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Corrosion-Plagued Nuclear Power Plant Shuttered

Tuesday, September 18, 2018

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New Jersey’s Oyster Creek Generating Station, the oldest operating nuclear power plant in the United States, was shut down yesterday (Sept. 17) and will now go through the decommissioning process, leaving 98 active nuclear generating facilities in the country.

Oyster Creek
Kyleandmelissa22, public domain, via Wikimedia Commons

New Jersey's Oyster Creek Generating Station was shut down for the last time yesterday and will now go through decommissioning.

Oyster Creek, in Lacey Township near the Atlantic Ocean north of Atlantic City, went online Dec. 1, 1969, and is considered to be the oldest operating nuclear power plant in the country because the Nine Mile Point plant in New York, which began operation the same day, was licensed later. (The first commercial nuclear plant in the U.S. was in Shippingport, Pennsylvania; it was commissioned in 1958 but decommissioned in 1989.)

Decades of Corrosion Concerns

Oyster Creek, owned by Exelon, faced opposition when its operating license was up for renewal in 2009, in part because it was unknown whether parts had been built for a 40-year design life, and in part because in the late 1980s and again in 2006, corrosion was found on the steel drywell containment shell at the plant.

In NACE International’s Corrosion journal in 2013, Carnegie Mellon University engineer Barry Gordon wrote that corrosion cracking in the steel containment was likely caused by a combination of factors, including the backfilling of moist sand, likely contaminated with salts, as part of the “sand cushion” around the structure. The sand cushion was removed after the corrosion was first found, an elastomer seal was installed to prevent moisture intrusion between the steel shell and concrete around it, and the steel was coated with an epoxy system for its protection.

While the operators—GPU, then AmerGen, which bought the plant in 1999 and was later itself acquired by Exelon—claimed after that point that no further corrosion was taking place in the sand bed area, a subsequent report from Sandia National Laboratory noted that later inspections did find evidence of more.

Oyster Creek 1971
Department of Energy, via Wikimedia Commons

The plant, shown here in a photo dated 1971, went online in 1969.

Opponents of the station’s license renewal argued that in the 1990s, the facility’s owners—GPU, and then AmerGen—relied on faulty ultrasonic thickness measurements of the steel containment walls, failing to question when, between 1994 and 1996, wall thickness appeared to increase without explanation. Those questioning the plant’s safety said the companies had used incorrect test results to claim no further corrosion was taking place after the sand was removed and coatings were applied in the early ’90s.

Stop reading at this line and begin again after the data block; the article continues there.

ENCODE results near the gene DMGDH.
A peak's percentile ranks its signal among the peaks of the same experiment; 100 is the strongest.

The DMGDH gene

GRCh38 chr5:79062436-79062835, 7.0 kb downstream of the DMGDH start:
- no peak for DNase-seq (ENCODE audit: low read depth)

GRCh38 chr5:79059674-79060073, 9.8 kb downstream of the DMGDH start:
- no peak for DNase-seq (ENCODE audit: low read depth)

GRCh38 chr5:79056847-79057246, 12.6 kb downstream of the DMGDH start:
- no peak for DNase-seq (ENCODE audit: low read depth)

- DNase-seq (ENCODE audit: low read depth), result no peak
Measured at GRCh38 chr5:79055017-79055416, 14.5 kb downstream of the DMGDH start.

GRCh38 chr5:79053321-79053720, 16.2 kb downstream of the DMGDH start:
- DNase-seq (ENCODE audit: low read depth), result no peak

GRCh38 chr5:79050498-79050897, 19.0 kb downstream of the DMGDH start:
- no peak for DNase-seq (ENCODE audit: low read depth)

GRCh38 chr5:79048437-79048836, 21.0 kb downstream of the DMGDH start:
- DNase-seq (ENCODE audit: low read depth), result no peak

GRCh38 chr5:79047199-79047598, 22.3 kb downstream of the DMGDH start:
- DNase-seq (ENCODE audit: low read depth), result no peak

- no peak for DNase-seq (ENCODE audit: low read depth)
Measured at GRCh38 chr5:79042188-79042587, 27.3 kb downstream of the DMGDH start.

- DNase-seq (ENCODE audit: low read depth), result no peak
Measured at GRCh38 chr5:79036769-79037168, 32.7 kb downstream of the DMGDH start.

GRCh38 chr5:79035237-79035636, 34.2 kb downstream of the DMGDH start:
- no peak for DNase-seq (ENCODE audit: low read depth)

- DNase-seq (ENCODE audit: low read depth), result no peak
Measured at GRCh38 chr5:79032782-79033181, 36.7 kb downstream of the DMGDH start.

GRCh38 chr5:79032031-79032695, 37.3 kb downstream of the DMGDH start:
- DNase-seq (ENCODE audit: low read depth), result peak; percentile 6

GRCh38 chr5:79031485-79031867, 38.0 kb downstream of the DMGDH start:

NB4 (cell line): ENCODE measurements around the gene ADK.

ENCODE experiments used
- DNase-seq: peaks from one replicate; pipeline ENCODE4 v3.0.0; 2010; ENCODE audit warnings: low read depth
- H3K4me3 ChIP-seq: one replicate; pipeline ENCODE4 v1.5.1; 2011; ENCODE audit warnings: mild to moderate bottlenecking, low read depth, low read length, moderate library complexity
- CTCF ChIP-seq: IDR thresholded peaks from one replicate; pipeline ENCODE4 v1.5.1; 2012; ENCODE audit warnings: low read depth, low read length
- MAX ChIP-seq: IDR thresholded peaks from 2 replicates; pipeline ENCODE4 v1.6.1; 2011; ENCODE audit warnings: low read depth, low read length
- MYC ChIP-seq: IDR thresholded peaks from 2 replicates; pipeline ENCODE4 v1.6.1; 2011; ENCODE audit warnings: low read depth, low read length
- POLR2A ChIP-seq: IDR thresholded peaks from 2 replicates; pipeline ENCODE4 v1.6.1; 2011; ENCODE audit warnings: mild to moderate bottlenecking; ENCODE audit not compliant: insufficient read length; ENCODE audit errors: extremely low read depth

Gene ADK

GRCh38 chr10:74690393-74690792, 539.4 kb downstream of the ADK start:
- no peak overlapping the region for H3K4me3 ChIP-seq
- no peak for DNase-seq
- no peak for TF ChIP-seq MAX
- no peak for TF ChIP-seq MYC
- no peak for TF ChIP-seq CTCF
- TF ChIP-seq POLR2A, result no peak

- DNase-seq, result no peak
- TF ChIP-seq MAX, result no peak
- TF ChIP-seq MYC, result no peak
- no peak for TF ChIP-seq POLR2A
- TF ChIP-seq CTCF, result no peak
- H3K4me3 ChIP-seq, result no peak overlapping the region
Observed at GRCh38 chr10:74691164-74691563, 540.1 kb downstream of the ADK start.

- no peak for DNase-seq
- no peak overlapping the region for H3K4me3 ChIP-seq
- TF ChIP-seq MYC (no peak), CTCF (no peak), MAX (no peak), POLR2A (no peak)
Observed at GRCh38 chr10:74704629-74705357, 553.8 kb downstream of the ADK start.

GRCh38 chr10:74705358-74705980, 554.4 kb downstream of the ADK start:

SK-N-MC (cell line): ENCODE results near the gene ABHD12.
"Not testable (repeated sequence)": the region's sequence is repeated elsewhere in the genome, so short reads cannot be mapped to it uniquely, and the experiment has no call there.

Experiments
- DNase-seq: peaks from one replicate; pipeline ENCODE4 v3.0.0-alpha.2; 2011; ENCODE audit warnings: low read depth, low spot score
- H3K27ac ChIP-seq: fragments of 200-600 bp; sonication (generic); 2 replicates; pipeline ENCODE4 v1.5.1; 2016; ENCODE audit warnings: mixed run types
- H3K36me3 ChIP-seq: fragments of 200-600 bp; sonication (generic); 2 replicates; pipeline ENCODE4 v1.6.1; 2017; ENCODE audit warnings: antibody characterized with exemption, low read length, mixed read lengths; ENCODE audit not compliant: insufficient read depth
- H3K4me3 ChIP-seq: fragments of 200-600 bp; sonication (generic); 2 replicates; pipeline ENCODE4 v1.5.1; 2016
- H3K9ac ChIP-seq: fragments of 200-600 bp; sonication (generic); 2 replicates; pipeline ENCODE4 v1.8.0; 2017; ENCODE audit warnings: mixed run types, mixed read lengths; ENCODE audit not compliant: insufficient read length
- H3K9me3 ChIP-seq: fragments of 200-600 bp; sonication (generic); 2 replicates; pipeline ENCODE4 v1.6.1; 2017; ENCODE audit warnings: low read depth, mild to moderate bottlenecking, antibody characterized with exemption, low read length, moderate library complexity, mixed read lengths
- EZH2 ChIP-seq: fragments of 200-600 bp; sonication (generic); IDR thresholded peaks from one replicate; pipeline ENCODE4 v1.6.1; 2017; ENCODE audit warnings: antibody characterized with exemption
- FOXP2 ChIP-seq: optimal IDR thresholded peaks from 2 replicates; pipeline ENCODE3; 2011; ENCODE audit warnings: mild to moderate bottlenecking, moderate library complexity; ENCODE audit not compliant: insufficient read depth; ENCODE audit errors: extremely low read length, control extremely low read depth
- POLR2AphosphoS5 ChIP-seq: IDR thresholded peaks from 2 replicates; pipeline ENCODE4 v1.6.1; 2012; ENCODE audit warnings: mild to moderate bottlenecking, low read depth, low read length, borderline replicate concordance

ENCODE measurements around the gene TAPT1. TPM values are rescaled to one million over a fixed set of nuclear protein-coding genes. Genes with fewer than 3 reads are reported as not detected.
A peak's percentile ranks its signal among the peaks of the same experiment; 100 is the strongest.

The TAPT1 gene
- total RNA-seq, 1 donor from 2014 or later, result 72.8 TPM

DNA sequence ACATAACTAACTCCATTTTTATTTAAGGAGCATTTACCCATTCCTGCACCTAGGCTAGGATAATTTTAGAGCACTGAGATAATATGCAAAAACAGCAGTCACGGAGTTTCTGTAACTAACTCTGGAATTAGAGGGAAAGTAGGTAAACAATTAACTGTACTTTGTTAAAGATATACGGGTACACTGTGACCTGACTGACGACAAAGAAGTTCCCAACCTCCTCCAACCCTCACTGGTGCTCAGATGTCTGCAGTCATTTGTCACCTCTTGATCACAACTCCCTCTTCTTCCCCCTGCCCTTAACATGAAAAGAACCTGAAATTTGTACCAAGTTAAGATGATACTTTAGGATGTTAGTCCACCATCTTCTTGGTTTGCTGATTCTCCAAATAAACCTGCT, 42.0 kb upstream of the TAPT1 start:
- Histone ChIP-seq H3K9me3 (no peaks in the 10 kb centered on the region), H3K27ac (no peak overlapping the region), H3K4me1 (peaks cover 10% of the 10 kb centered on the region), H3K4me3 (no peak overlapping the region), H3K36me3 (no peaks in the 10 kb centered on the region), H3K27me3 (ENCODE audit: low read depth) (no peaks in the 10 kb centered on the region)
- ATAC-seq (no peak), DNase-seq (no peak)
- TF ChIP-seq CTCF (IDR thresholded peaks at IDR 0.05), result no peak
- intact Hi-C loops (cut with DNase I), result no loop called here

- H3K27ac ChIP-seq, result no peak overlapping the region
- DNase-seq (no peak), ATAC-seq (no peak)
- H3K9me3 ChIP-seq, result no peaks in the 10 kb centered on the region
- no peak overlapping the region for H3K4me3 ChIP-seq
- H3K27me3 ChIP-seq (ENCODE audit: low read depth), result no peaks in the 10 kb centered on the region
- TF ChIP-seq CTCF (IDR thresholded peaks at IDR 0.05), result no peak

Shutdown Plans

The station’s license was renewed by the Nuclear Regulatory Commission in 2009 but two years later Exelon informed the NRC it would cease operations at the plant by the end of 2019, 10 years before the new license would expire. Earlier this year, the company moved the sunset date up to October 2018, then September.

Exelon plans to use the “safe storage” approach to decommissioning, storing spent fuel in steel-reinforced concrete vaults onsite until a later point at which the Department of Energy removes it.

   

Tagged categories: Corrosion; NA; North America; Nuclear Power Plants; Nuclear Regulatory Commission (NRC); Power Plants; Quality Control

Comment from Jon Cavallo, (9/18/2018, 11:05 AM)

As a Professional Engineer who was personally involved in the "Decades of Corrosion Concerns" at Oyster Creek Generating Station and corrosion mitigation at many other commercial nuclear power stations across the world over the past 47 years, I am disappointed that Paint Square would write an article such as this one without reporting the results of the studies reported in the NACE paper prepared by Barry Gordon and the independent study prepared by Sandia National Laboratories for the US Nuclear Regulatory Commission. Information including the Barry Gordon paper and Sandia National Laboratories closely reviewed and considered by the US Nuclear Regulatory Commission, the Federal organization responsible for licensing and regulation of US commercial nuclear power plants. The bottom line is that the US Nuclear Regulatory Commission, on a continuing basis, reviewed the status of drywell corrosion at Oyster Creek and associated investigations and in-service monitoring activities and determined that Oyster Creek Generating Station is safe for continued operation. This Paint Square article fails to indicate that the decision by Exelon for early closure of Oyster Creek Generating Station was made based on operational economics and had little, if anything, to do with the "Decades of Corrosion Concerns reported in the Paint Square article. Sensationalism does not belong in objective technical publications such as Paint Square. Commercial nuclear power generation in the US continues to be extremely safe, reliable, and tightly regulated.


Comment from Scott Youngs, (9/18/2018, 7:39 PM)

Thank you Jon


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